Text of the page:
First, I believe Christians must recognize Jesus’s example of a man that cared deeply about those who were oppressed, especially women. In early Christianity, societal and cultural norms did not favor women and in many was viewed women as inferior. Women were viewed as second hand citizen and were not encouraged to go out in public, nor teach. However, during Jesus’s ministry, he acted in a counter cultural way that accepted women but brought changed to the way society treated and viewed women. One example appears in Luke 7 when Jesus approached a widow in a crowd and raised her son from the dead. Verse 13-14 read, “When the Lord saw her, his heart went out to her and he said, “don’t cry.” Then he went up and touched the bier they were carrying him on and the bearers stood still. He said Young man, I say to you, get up.” This is a prime example of Jesus acting against a cultural norm by addressing a woman in public and performing a miracle to show compassion and love for a woman who was vulnerable and likely oppressed. This is one of many examples throughout the gospel of Jesus showing compassion and love for women who were often overlooked and marginalized. Harvard professor and theologian Karen L. King highlights the importance women played in Jesus’s ministry and recognizes the influence Jesus had women in early Christianity. King points to the fact that women were the first to witness Jesus’s resurrection along with Mary Magdalene. King also relates Jesus’s counter cultural example to the role women played after His death. King writes, “After the death of Jesus, women continued to play prominent roles in the early movement. Some scholars have even suggested that the majority of Christians in the first century may have been women.” Christians must not ignore the countless stories and examples of Jesus bringing showing love through action to women who were overlooked and marginalized. Jesus acted counter culturally and consistently affirmed women who were largely oppressed and overshadowed by men
As mentioned, in seeking justice, Christians must acknowledge the importance of having a biblical mindset when pursuing those who are marginalized. In my experience, the church, in many ways has failed to embody the importance of truth when promoting justice. In the church, social justice seems to be a trendy tagline but there is a lack of biblical context and explanations of how to promote social justice with a biblical foundation. Josh Moody, pastor of college Church in Wheaton, provides his input on modern social justice and shares two issues with the social justice movement: That there is a lack absolute truth with modern social justice, and that modern social justice and that you cannot deny the claims of those who are oppressed otherwise you are adding to the oppression. This mindset can be dangerous and ignores any sense of truth and creates a complex battle for power. There are the oppressed and the oppressors, but the essence of truth does not matter and can lead to a mentality of victimhood amongst those who feel oppressed. Ignoring truth can be problematic as the apparent victim can actually be the oppressor, however the oppressor is seen as innocent purely because truth is irrelevant. This can then lead to a society that becomes dishonest in its pursuit of truth and encourages a mentality of victimization. In addition, Moody states, “If you are passionate about social justice, of course that’s a good thing when defined biblically??¦ but are you even more passionate about the preaching of hell.” Moody’s point here is that yes social justice is a good thing however there is a temptation to care more about social justice than message of the gospel. Christians zeal for social justice cannot overshadow their desire to share the message of the gospel and adhere to the command to make disciples of all nations. Social Justice cannot be defined as equality in all things but rather a continual love for others that stems from a devoted love for the gospel and Jesus.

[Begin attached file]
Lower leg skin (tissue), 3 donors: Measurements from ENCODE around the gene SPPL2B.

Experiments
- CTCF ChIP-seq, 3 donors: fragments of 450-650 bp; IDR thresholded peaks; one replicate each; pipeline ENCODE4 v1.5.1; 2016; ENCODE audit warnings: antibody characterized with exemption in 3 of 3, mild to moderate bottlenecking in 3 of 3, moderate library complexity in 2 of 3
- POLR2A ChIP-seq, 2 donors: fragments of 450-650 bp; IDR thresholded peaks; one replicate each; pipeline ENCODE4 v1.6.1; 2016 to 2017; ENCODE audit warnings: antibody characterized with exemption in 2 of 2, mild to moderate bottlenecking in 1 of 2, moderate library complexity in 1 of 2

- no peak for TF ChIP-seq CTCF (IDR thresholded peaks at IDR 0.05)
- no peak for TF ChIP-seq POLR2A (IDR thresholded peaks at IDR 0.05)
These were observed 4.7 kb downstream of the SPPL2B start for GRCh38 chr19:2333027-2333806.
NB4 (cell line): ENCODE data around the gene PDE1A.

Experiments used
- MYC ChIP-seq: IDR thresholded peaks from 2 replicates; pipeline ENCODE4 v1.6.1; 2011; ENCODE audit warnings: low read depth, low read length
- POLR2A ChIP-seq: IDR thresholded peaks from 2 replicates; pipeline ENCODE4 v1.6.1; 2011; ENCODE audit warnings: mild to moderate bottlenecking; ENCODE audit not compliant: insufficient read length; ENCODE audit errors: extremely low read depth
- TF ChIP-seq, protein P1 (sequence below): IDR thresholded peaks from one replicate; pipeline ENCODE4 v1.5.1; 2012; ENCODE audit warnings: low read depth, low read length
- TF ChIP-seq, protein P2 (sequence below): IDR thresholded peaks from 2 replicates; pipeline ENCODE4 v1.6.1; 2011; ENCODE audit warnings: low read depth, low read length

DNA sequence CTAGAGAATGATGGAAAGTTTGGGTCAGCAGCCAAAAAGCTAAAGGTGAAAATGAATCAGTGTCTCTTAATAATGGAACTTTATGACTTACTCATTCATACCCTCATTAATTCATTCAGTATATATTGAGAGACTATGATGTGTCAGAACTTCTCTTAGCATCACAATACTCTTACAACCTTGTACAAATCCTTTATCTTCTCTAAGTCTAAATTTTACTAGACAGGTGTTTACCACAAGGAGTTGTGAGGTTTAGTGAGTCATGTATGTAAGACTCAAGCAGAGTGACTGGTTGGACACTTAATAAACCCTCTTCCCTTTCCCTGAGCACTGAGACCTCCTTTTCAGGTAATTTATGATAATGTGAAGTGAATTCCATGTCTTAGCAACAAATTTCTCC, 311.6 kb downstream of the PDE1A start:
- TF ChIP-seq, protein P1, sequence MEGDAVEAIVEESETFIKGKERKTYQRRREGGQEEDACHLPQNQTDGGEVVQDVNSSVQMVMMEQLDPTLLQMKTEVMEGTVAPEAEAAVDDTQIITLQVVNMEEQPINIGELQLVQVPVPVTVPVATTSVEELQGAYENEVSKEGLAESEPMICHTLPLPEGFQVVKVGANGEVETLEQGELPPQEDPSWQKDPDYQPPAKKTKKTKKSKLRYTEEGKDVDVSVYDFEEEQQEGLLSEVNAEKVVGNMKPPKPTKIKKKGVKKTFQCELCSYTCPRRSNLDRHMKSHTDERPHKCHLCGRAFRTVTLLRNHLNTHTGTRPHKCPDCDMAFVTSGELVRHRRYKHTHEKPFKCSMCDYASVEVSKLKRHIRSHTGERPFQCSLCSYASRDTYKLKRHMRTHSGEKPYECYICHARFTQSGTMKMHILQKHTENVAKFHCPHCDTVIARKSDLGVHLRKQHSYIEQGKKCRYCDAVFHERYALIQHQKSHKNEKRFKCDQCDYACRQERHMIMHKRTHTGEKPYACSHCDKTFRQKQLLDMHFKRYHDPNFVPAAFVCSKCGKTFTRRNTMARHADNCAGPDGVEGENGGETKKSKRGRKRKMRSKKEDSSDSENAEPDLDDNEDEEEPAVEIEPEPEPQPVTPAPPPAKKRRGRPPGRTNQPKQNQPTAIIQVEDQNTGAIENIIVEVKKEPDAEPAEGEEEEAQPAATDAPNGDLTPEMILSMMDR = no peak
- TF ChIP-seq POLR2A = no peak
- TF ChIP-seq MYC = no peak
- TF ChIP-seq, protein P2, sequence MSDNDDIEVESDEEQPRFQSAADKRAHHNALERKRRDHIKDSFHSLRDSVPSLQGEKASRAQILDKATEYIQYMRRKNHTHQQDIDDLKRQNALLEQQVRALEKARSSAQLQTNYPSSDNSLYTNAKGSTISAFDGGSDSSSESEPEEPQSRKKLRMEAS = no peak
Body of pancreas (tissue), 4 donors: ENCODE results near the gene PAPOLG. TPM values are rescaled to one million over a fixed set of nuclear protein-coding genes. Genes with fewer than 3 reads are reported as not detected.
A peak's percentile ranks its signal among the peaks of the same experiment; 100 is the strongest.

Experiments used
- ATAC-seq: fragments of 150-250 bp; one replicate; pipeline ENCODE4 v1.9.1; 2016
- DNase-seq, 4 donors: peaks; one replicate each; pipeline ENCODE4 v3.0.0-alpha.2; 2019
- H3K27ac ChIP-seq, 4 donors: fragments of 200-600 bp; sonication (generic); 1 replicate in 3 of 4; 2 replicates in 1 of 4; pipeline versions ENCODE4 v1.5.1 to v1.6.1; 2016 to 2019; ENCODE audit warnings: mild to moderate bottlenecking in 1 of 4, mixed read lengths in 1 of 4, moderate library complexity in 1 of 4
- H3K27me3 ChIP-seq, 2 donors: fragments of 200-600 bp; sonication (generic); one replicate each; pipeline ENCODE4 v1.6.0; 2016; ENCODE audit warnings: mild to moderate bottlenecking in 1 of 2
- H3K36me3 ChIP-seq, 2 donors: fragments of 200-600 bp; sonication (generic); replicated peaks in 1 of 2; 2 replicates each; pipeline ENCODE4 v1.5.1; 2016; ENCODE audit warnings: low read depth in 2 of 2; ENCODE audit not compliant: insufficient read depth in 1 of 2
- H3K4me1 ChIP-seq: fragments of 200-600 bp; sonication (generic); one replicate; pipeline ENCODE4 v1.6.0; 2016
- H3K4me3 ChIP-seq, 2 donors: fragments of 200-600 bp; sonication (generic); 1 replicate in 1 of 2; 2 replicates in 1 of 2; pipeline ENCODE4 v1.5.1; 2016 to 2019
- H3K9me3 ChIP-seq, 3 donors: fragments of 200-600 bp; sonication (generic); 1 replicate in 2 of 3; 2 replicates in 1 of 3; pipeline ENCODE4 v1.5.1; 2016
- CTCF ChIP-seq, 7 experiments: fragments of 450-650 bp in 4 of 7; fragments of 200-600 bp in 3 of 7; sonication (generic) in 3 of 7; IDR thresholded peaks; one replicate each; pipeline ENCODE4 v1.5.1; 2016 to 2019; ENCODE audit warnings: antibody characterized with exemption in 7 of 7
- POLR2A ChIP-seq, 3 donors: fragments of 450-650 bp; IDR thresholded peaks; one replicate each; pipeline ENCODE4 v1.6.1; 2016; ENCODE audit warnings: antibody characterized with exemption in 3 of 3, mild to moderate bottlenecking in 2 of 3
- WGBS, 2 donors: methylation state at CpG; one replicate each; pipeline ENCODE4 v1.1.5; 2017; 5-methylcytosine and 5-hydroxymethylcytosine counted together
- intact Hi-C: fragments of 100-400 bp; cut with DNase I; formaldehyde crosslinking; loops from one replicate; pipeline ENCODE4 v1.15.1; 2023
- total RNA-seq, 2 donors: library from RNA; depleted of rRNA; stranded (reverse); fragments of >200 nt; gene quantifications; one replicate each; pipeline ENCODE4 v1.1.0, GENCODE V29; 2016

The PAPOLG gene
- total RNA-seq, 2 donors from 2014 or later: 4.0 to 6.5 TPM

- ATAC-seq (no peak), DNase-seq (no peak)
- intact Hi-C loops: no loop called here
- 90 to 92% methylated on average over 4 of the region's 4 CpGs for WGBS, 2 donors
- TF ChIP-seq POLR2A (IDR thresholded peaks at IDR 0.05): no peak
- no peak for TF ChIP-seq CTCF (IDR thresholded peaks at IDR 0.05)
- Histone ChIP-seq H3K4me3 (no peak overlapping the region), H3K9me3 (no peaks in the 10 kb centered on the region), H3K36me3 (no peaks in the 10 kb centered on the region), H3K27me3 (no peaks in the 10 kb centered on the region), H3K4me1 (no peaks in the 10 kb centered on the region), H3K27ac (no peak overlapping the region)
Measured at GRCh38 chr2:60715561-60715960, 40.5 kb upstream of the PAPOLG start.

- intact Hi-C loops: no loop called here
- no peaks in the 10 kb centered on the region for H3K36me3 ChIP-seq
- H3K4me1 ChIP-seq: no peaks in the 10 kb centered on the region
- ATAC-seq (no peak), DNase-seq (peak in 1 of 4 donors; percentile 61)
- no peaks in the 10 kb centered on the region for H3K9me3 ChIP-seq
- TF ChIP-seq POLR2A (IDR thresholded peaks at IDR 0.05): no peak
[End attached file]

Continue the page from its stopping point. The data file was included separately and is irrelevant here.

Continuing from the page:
Scripture commands Christians to live to a higher standard, one that embodies and exemplifies the life of Christ. The church has consistently preached the important message of social justice but has failed to highlight two very important aspects of Christian social justice. Those being: pursuing truth, having the intention to show Christ’s love and further His kingdom in pursuit of establishing justice. If those two points are not considered, an opportunity is missed and social justice now gets lost into a godless secular world. The church must always recognize Jesus’s example in His ministry to care for the oppressed and affirm women consistently. However, Christian’s cannot forget Jesus’s call to pursuing truth, showing Christ’s love to others, and make disciples of all nations.
I understand that in the workplace I will be presented with opportunity to recognize discrimination and take action in fighting injustice. I also realize that complex situations will arise and I will be challenged to stand for truth when others will simply ignore the details.
I believe several of my experiences, skills, and passions that God has blessed me with will help guide me in the way I approach issues of injustice in the workplace. Vocationally, I intend to enter the world of business and believe that I can advocate for truth in regards to the gender wage gap. Practically, wherever I work, I want to emphasize the importance of creating equal opportunity for men and women. Through leadership and example, I hope to be seen as someone that treats women equally and takes action when presented with a situation of injustice. I want to be seen as someone that does not have an agenda but a hard worker that is constantly in relentless pursuit of truth in all situations. My goal is to utilize my analytical skills and interpersonal skills advocate for those discriminated against and bring truth in all situations. I trust that whether my career be in finance, policy, or elsewhere, I have desire to pursue truth and justice in a way that will point others to Jesus.